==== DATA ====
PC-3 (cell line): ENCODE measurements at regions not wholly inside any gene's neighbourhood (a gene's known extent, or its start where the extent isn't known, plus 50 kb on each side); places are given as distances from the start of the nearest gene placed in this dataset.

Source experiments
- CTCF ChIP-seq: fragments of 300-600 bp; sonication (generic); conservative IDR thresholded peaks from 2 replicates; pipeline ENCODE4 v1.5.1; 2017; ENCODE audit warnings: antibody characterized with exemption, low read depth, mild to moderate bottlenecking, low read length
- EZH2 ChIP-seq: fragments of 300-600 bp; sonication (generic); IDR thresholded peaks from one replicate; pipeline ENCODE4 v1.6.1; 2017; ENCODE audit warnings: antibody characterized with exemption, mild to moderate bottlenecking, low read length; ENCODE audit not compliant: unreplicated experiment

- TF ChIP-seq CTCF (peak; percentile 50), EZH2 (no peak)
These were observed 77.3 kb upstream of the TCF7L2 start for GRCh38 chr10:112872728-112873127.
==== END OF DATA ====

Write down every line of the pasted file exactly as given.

PC-3 (cell line): ENCODE measurements at regions not wholly inside any gene's neighbourhood (a gene's known extent, or its start where the extent isn't known, plus 50 kb on each side); places are given as distances from the start of the nearest gene placed in this dataset.

Source experiments
- CTCF ChIP-seq: fragments of 300-600 bp; sonication (generic); conservative IDR thresholded peaks from 2 replicates; pipeline ENCODE4 v1.5.1; 2017; ENCODE audit warnings: antibody characterized with exemption, low read depth, mild to moderate bottlenecking, low read length
- EZH2 ChIP-seq: fragments of 300-600 bp; sonication (generic); IDR thresholded peaks from one replicate; pipeline ENCODE4 v1.6.1; 2017; ENCODE audit warnings: antibody characterized with exemption, mild to moderate bottlenecking, low read length; ENCODE audit not compliant: unreplicated experiment

- TF ChIP-seq CTCF (peak; percentile 50), EZH2 (no peak)
These were observed 77.3 kb upstream of the TCF7L2 start for GRCh38 chr10:112872728-112873127.